Friday, September 14, 2018

POETRY: THE MAGIC OF FINDING YOUR OWN VOICE...






I know poetry. I suffered through too many creative writing classes during my youth, and quickly figured out academic poetry is too false and easy: Where are the powerful voices: Keats, Emily Dickinson, Walt Whitman, Sylvia Plath, Anne Sexton, Dylan Thomas, William Carlos Williams, etc.

You can scan and rhyme until the sun hides its face in shame, and darkness surrounds you forever, but without an authentic voice you might as well throw away your pen (or computer). This little rant is the result of discovering how the academic world continues to reward those poets with too many degrees (and very little talent) - and ignores the powerful voices that are out there both in book form and online:

Bukowski (just a drunken bum), Walt Curtis (another drunken bum), Don Kloss, David Elsey, Jon Varga, Sherry Asbury, Virginia Davis, James H. Duncan, Dylan Mitchell (yes, I dare to include myself because I know I ONCE had an authentic voice. However, it was gradually silenced by the academic world which only allows deluded members of quite expensive "workshops" to be called a poet).

Oh, and my best poems are hidden in newspapers, zines, and my private journals which will most likely be chucked down the garbage chute when I finally escape from this crazy money hungry world. Sadly, This is the fate of some of our most gifted poets.

Appreciate the great ones while you can! Don't let the academic world (and its many bitter critics) tell you what to read: Let your heart and mind lead you in the right direction. Trust me, you won't regret it:

Jon Varga, Don Kloss, David Elsey, Walt Curtis, Sherry Asbury, Virginia Davis, James H. Duncan, E. D. Ridgell, Dylan Mitchell (saved myself for last). If you like real poetry, these are the poets to seek out and discover what the meaning of life (and death's) really all about. Just do a quick Google search. It's as simple (and profound) as that.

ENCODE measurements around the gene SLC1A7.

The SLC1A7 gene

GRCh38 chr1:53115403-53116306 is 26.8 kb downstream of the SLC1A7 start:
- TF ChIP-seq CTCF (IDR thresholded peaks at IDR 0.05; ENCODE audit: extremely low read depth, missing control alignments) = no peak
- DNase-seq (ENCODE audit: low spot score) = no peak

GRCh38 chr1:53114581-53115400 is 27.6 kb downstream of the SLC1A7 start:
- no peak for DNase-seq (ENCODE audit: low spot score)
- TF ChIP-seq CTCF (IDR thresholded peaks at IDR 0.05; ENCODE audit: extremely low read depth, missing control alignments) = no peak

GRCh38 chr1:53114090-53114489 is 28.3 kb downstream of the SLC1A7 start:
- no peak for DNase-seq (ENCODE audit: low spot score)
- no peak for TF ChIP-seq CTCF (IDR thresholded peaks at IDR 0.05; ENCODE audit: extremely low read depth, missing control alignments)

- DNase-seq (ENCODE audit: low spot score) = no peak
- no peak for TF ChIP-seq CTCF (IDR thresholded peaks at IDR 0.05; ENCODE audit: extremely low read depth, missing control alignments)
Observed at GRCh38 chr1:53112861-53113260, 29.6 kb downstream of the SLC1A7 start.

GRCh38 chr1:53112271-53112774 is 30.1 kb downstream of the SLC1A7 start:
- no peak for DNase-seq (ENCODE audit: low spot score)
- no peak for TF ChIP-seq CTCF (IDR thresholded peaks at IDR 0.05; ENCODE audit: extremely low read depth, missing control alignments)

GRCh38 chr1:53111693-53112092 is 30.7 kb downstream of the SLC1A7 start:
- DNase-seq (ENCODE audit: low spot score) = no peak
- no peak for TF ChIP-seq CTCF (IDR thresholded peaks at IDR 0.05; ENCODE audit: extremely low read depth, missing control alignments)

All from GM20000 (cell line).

Oh, and stay away from the pretentious University presses: That's where the worst poetry is found. And they charge an arm and a leg big time - just adding more insult to injury. Don't let them play you for a fool.

Poem Copyright 1934 by William Carlos Williams

Rant Copyright 2018 by Dylan Mitchell

Sunday, September 9, 2018

THE STORY OF MY FATHER: CAT'S IN THE CRADLE - HARRY CHAPIN




I first heard this song on the radio in 1975. It totally reminded me of how my father (if you can call him that) treated me all of my life: I only actually got to meet him around ten times. He never paid child support. And my last "meeting" with him was during my late teens in which he took me to a bunch of bars and pool halls (where he liked to hustle people for money), and had no problem at all telling me my new shoes and long hair made me look like a faggot. Nice.

I decided right then and there that I no longer wanted to try and get to know this monstrosity of a man that had no business bringing children into this world ( because he was so good looking, he forever used women as a meal ticket). He couldn't care less about any of the many children he brought into this world.

Much later, I was astonished to receive a phone call from the latest woman he was involved with asking me to come and live with them to help take care of my dying father. I was polite to the woman, but when my "father" picked up the phone, I told him if he really wanted to know my feelings on the subject - then listen to this great Harry Chapin song. He didn't even know who Harry Chapin was. That speaks volumes alone. (My so-called father was a musician).

P.S. BTW, I am NOT saying Harry Chapin was related to me in any way. I am merely saying that his great song reminded me of my abusive relationship with my own father big time. Harry Chapin was a true artist. My father was a total bastard.

Music Copyright 1974 by Harry Chapin